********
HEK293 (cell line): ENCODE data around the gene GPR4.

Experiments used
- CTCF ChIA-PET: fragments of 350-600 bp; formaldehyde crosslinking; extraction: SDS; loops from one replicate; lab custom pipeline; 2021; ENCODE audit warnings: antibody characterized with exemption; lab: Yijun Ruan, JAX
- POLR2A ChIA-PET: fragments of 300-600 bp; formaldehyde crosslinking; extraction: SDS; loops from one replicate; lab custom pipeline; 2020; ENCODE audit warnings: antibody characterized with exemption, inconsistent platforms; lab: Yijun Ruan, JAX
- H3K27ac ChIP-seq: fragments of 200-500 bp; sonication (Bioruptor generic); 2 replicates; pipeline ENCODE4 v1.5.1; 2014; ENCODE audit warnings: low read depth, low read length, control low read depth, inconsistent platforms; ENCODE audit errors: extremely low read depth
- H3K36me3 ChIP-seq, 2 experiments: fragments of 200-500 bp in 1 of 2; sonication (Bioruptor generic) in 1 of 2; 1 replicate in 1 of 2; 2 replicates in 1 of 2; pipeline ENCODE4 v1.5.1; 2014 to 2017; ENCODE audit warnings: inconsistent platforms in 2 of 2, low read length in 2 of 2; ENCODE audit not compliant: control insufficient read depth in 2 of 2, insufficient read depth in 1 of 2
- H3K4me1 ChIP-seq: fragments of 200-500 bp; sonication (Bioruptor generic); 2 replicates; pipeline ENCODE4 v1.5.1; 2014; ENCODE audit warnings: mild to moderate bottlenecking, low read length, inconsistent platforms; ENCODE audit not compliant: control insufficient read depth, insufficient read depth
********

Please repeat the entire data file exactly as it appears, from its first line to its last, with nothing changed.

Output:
HEK293 (cell line): ENCODE data around the gene GPR4.

Experiments used
- CTCF ChIA-PET: fragments of 350-600 bp; formaldehyde crosslinking; extraction: SDS; loops from one replicate; lab custom pipeline; 2021; ENCODE audit warnings: antibody characterized with exemption; lab: Yijun Ruan, JAX
- POLR2A ChIA-PET: fragments of 300-600 bp; formaldehyde crosslinking; extraction: SDS; loops from one replicate; lab custom pipeline; 2020; ENCODE audit warnings: antibody characterized with exemption, inconsistent platforms; lab: Yijun Ruan, JAX
- H3K27ac ChIP-seq: fragments of 200-500 bp; sonication (Bioruptor generic); 2 replicates; pipeline ENCODE4 v1.5.1; 2014; ENCODE audit warnings: low read depth, low read length, control low read depth, inconsistent platforms; ENCODE audit errors: extremely low read depth
- H3K36me3 ChIP-seq, 2 experiments: fragments of 200-500 bp in 1 of 2; sonication (Bioruptor generic) in 1 of 2; 1 replicate in 1 of 2; 2 replicates in 1 of 2; pipeline ENCODE4 v1.5.1; 2014 to 2017; ENCODE audit warnings: inconsistent platforms in 2 of 2, low read length in 2 of 2; ENCODE audit not compliant: control insufficient read depth in 2 of 2, insufficient read depth in 1 of 2
- H3K4me1 ChIP-seq: fragments of 200-500 bp; sonication (Bioruptor generic); 2 replicates; pipeline ENCODE4 v1.5.1; 2014; ENCODE audit warnings: mild to moderate bottlenecking, low read length, inconsistent platforms; ENCODE audit not compliant: control insufficient read depth, insufficient read depth